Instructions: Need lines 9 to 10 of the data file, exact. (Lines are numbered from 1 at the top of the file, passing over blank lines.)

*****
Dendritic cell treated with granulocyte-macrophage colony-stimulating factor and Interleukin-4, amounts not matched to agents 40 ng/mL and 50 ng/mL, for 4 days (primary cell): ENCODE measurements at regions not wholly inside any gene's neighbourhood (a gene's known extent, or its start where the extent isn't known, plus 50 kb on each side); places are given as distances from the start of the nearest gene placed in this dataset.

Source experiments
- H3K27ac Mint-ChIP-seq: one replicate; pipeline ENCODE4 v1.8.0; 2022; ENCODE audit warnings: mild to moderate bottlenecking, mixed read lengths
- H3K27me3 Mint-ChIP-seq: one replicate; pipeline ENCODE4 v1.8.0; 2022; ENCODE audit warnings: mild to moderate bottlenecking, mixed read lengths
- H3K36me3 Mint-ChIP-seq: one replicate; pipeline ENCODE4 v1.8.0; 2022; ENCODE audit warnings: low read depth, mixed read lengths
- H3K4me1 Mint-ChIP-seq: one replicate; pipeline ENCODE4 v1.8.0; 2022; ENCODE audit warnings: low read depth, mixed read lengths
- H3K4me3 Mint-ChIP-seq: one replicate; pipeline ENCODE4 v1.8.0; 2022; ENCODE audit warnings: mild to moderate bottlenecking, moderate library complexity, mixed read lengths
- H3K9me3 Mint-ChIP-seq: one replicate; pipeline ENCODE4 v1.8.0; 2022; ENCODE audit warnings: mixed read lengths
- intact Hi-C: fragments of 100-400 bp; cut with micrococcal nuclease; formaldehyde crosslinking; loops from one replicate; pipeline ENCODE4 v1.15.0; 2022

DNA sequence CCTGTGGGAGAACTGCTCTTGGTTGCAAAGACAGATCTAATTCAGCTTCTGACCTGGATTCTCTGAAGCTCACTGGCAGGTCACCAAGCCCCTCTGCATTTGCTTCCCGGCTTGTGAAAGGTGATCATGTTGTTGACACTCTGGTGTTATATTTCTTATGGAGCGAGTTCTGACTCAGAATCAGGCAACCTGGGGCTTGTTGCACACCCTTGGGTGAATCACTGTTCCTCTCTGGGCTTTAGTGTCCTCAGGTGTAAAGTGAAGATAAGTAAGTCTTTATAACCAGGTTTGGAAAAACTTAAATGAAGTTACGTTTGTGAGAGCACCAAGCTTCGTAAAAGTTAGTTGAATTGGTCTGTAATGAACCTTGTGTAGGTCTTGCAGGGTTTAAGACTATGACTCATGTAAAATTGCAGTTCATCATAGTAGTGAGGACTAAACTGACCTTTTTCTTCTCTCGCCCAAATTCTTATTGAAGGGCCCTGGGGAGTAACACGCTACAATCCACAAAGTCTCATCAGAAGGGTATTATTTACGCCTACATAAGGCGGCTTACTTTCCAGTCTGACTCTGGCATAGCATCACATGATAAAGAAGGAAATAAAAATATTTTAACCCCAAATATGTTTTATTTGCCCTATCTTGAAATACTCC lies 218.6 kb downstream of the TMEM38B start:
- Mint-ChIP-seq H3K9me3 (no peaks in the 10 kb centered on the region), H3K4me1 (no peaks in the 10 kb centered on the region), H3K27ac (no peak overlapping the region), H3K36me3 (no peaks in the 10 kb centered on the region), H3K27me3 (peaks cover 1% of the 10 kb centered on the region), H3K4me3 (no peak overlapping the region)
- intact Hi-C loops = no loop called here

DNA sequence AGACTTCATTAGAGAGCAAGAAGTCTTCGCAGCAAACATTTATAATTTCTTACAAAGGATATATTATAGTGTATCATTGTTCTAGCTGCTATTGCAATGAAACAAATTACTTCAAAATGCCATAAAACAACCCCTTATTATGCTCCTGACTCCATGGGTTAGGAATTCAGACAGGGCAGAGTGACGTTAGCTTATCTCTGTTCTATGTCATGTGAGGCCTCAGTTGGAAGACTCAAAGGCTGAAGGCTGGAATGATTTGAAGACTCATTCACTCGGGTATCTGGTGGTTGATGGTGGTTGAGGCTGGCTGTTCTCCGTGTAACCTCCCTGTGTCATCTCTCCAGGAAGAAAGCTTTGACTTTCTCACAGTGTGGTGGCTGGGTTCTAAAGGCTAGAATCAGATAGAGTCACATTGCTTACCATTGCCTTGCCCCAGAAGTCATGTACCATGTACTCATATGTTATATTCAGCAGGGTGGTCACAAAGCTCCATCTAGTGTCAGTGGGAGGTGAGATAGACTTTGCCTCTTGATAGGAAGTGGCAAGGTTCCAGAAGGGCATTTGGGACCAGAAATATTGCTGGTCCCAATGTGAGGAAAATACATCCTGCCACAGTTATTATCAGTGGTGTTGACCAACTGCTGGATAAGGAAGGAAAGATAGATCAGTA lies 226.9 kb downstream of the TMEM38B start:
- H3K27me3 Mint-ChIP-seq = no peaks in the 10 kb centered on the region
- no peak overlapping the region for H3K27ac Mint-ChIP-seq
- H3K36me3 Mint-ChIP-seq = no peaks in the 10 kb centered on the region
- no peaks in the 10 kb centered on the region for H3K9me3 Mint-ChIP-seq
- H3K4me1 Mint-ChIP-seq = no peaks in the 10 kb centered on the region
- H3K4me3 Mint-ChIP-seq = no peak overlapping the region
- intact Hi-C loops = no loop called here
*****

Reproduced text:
- intact Hi-C: fragments of 100-400 bp; cut with micrococcal nuclease; formaldehyde crosslinking; loops from one replicate; pipeline ENCODE4 v1.15.0; 2022

DNA sequence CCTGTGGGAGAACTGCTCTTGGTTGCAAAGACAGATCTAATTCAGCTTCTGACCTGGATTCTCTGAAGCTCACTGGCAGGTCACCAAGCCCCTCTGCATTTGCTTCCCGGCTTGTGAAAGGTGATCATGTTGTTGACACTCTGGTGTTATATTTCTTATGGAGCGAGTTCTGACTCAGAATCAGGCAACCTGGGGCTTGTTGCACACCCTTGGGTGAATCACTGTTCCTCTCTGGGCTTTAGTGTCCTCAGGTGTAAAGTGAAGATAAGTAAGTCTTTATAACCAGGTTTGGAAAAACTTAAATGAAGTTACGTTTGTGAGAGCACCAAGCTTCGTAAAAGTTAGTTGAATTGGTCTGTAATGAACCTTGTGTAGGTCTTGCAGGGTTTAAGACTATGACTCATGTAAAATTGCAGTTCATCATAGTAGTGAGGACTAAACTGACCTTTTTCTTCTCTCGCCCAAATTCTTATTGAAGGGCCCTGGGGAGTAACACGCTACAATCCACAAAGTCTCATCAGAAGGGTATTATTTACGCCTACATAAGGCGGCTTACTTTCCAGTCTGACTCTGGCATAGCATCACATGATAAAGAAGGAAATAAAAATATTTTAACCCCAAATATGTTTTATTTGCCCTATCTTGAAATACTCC lies 218.6 kb downstream of the TMEM38B start: